ELECTROVERSE CAP ALLON
“Galactic Cosmic Radiation in Interplanetary Space Through a Modern Secular Minimum” is a new paper just published in the journal Space Weather.
The paper’s abstract opens with: “Recent solar conditions indicate a persistent decline in solar activity‐‐‐possibly similar to the past solar grand minima. During such periods of low solar activity, the fluxes of galactic cosmic rays (GCRs) increase remarkably…” From here, the researchers’ primary focus is on the impact low solar activity and increasing GCRs have on interplanetary space missions (well how else would it have gotten published), however, they do leave a number of GSM truth-bombs along the way, and their conclusion is an admissible one: “GCRs are bad–and they’re only going to get worse”.
“During the next solar cycle, we could see cosmic ray dose rates increase by as much as 75%,” says lead author Fatemeh Rahmanifard of the University of New Hampshire’s Space Science Center. This spells bad news for astronauts, limiting the time they can work safely in interplanetary space (from 1000 days back in the 1990s to just 290 days for men and 204 days for women).
Why are cosmic rays growing stronger? “Blame the sun,” writes Dr Tony Phillips in his excellent article over at the always excellent spaceweather.com.
The sun’s magnetic field wraps the entire solar system in a protective bubble, normally shielding us from cosmic rays. In recent decades, however, that shield has been growing weaker–a result of the sputtering solar cycle.
Solar activity isn’t what it used to be, continues Dr Phillips. In the 1950s through 1990s, the sun routinely produced intense Solar Maxima with lots of sunspots and strong solar magnetic fields. Now look at the plot (below). Since the heyday of the late 20th century, the 11-year solar cycle has weakened, and the sun’s magnetic field has weakened with it:
Rahmanifard and colleagues believe we could be entering a Grand Solar Minimum–a long, slow dampening of the 11-year solar cycle, which can suppress sunspot counts for decades and, as concluded by NASA, can results in a sharp cooling of the planet. The most famous example of a Grand Minimum is the Maunder Minimum of the 17th century when sunspots practically vanished for 70 years.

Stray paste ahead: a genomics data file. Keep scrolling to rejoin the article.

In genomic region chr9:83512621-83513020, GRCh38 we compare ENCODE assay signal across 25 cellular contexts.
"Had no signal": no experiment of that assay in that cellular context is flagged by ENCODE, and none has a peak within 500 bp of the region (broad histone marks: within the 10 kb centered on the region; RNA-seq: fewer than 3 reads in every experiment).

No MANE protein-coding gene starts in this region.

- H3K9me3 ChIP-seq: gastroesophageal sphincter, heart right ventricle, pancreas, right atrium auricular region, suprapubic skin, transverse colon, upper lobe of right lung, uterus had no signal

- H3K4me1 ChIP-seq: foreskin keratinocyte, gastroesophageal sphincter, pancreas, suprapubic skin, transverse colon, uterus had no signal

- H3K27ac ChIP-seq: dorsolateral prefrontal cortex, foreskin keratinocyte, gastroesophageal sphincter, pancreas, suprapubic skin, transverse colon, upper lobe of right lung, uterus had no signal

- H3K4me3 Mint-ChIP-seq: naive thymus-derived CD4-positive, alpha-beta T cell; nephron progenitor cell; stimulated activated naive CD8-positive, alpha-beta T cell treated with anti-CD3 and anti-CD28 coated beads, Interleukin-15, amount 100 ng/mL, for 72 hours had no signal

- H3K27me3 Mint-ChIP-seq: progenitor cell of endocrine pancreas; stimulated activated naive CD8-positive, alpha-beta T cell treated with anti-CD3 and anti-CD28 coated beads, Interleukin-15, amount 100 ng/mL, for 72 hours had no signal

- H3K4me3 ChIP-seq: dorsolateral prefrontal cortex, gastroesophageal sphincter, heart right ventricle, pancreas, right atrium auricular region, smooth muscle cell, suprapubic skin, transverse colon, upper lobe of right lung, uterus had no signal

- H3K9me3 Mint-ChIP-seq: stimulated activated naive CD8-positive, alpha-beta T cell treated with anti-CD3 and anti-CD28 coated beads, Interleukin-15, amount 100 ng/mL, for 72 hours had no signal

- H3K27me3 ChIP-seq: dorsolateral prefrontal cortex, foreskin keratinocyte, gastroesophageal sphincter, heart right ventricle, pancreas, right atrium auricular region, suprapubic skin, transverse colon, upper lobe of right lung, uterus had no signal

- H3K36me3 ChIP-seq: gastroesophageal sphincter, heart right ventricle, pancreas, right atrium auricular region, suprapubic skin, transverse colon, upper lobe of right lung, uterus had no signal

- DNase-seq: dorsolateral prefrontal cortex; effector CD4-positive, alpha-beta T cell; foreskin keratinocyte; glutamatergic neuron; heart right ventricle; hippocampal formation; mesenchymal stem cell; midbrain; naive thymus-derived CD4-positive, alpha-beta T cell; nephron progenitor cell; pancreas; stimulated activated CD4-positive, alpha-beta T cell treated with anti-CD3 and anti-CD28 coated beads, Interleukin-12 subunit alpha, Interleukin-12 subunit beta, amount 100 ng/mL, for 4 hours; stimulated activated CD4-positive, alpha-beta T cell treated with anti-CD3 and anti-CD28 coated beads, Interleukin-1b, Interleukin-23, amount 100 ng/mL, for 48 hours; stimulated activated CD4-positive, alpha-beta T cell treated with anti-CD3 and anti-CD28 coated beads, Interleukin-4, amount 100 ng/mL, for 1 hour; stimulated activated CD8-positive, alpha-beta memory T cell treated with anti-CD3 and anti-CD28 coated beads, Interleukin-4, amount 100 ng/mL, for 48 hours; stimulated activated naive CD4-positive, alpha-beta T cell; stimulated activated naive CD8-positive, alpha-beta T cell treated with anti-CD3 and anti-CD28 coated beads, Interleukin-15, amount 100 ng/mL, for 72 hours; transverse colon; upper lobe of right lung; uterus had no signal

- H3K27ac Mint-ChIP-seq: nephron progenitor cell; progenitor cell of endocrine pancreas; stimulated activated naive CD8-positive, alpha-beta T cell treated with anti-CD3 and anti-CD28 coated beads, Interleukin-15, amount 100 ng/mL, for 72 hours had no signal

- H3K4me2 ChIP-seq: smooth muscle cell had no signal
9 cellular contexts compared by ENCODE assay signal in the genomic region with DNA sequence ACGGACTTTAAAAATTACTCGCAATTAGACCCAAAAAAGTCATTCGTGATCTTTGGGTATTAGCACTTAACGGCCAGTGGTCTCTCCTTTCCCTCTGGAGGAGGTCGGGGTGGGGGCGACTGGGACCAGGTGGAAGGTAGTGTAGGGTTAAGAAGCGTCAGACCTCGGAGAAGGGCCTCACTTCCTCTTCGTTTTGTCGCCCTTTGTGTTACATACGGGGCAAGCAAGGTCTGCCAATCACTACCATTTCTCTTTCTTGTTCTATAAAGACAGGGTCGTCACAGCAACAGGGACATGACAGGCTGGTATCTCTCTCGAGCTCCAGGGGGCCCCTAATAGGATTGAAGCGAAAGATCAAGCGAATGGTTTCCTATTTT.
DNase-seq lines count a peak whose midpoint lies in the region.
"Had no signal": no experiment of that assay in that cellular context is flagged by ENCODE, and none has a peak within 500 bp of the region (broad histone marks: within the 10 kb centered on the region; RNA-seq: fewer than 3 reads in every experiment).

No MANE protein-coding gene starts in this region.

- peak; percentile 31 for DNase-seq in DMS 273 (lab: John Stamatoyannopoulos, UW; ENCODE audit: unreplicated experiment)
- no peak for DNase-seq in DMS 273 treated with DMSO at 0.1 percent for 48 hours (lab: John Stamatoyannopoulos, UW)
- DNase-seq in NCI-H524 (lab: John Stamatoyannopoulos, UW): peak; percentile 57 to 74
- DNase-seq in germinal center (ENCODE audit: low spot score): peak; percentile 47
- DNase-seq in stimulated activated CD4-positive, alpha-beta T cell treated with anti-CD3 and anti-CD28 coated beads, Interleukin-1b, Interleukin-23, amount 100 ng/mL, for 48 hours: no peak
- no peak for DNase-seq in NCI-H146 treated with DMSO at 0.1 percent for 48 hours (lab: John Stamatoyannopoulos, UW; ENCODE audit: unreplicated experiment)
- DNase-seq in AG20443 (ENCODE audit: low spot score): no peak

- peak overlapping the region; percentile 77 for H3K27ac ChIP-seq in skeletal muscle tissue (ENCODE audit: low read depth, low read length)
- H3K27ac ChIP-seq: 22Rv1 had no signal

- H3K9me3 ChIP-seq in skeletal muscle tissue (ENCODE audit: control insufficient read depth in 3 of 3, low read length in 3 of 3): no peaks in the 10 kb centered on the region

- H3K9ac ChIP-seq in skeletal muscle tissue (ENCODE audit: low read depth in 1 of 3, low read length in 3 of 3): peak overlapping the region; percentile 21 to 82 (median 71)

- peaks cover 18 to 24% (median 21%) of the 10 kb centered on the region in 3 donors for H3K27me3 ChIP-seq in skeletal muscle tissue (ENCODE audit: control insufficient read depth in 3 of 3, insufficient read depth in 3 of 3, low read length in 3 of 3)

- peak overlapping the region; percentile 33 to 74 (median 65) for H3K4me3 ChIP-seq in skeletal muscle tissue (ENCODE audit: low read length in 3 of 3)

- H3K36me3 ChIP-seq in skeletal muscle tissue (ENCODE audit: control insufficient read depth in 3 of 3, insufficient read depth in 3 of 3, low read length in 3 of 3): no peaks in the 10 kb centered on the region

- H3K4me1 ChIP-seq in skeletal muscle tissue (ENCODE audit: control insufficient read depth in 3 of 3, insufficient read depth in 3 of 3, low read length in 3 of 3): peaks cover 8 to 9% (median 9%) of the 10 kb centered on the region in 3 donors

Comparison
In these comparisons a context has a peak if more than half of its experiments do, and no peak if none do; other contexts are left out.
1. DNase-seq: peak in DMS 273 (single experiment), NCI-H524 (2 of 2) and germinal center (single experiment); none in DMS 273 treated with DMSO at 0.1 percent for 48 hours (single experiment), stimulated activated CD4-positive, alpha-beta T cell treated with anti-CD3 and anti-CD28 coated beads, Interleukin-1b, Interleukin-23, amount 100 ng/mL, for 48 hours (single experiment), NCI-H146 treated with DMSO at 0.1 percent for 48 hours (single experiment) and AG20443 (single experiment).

“We are not in a Maunder Minimum,” stresses Rahmanifard. “The current situation more closely resembles the Dalton minimum of 1790-1830 or the Gleissberg minimum of 1890-1920.” During those lesser Grand Minima, the solar cycle became weak, but didn’t completely go away.
Nevertheless, the Dalton still brought-about immense suffering and misery to the people of the time. Like the deeper Maunder and Spörer Minimums preceding it, the Dalton brought on a period of lower-than-average global temperatures. The Oberlach Station in Germany, for example, experienced a 2C decline over 20 years, which devastated the country’s food production.
The Year Without a Summer also occurred during the Dalton Minimum, in 1816. It was caused by a combination of already low temperatures plus the aftereffects of the second largest volcanic eruption in 2000 years: Mount Tambora’s VEI 7 on April 10, 1815 (for more on the link between reduced solar activity, cosmic rays and volcanic/seismic upticks click here).
One Virginia resident recalled, “In June another snowfall came and folks went sleighing. On July 4, 1816 water froze in cisterns and snow fell again, with Independence Day celebrants moving inside churches where hearth fires warmed things a mite.”
Clothes froze on the line in New England, ice on ponds and lakes was reported in northwestern Pennsylvania in both July and August, and Virginia had frosts in August. The temperature occasionally got into the 90s, but then would drop to nearly freezing in just a few hours.
Crops that had managed to sprout were frozen out in early June, replanted, and frozen again in July. Very few crops were actually harvested, and of those that were, the yields were very poor. In turn, food and grain prices skyrocketed — for example, in 1815, oats sold for $0.12 a bushel but by the next year, a bushel would set you back $0.92.